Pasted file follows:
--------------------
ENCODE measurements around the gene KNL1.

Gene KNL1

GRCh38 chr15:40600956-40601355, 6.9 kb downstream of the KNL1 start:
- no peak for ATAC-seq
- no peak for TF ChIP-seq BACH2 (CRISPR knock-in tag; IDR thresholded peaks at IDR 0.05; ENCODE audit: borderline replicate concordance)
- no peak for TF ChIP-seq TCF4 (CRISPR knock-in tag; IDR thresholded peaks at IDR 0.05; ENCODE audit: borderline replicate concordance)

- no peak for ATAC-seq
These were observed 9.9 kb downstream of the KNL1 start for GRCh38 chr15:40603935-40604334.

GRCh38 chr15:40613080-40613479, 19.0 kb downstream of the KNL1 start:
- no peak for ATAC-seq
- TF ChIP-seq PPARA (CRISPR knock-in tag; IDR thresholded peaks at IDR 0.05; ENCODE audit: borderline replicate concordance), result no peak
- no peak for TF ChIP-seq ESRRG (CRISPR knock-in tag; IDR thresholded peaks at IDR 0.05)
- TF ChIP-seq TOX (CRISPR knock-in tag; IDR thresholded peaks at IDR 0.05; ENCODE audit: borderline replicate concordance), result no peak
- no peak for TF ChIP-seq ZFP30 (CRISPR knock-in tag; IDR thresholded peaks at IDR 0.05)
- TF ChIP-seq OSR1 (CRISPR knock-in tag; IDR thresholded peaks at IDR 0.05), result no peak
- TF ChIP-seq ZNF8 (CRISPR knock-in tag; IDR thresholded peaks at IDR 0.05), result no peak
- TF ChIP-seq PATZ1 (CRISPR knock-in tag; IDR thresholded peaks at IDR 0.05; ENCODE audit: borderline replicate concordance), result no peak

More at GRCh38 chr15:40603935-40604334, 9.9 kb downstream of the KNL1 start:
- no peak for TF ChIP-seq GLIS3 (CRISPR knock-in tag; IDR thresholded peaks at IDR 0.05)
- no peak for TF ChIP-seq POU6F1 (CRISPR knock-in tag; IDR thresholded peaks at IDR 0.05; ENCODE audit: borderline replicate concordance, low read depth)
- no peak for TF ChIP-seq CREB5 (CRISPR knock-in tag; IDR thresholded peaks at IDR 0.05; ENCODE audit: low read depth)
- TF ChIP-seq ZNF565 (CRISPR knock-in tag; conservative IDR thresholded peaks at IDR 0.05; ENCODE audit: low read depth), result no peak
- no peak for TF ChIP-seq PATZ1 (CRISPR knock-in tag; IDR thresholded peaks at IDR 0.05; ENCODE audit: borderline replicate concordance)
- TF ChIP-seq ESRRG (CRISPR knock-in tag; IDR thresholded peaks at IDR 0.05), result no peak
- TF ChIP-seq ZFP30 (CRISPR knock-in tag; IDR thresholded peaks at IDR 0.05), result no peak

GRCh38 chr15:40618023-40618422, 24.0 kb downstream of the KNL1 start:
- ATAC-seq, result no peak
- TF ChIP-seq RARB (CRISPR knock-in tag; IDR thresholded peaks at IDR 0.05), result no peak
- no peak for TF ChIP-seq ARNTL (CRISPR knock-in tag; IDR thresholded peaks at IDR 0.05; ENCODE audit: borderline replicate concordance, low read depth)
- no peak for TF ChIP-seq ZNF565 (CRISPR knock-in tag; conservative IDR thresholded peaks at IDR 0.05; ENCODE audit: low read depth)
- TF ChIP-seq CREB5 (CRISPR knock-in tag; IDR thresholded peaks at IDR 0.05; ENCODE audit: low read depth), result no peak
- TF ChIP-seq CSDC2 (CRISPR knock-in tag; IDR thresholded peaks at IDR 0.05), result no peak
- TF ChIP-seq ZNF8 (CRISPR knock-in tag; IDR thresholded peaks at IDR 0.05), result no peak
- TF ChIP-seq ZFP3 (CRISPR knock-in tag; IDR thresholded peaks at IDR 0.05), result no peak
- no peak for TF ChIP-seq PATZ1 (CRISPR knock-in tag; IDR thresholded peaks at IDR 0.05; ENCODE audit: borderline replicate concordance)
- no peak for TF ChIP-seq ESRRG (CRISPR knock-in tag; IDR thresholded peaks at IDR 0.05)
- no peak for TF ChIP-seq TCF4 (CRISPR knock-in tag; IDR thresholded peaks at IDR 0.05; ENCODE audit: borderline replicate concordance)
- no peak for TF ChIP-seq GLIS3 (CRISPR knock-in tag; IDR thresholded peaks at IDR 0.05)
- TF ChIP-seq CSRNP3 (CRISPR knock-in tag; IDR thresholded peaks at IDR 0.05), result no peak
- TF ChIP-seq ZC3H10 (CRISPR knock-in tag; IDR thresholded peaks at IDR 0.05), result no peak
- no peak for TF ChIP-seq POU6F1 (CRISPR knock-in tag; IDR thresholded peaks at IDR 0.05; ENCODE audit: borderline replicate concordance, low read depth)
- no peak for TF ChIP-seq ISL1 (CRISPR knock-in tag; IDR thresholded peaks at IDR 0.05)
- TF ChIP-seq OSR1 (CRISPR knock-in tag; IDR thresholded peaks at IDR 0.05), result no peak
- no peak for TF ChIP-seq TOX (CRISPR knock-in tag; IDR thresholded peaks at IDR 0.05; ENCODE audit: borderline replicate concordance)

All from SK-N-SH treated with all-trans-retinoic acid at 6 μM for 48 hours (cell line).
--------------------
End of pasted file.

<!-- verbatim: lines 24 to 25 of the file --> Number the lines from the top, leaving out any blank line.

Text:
- TF ChIP-seq ESRRG (CRISPR knock-in tag; IDR thresholded peaks at IDR 0.05), result no peak
- TF ChIP-seq ZFP30 (CRISPR knock-in tag; IDR thresholded peaks at IDR 0.05), result no peak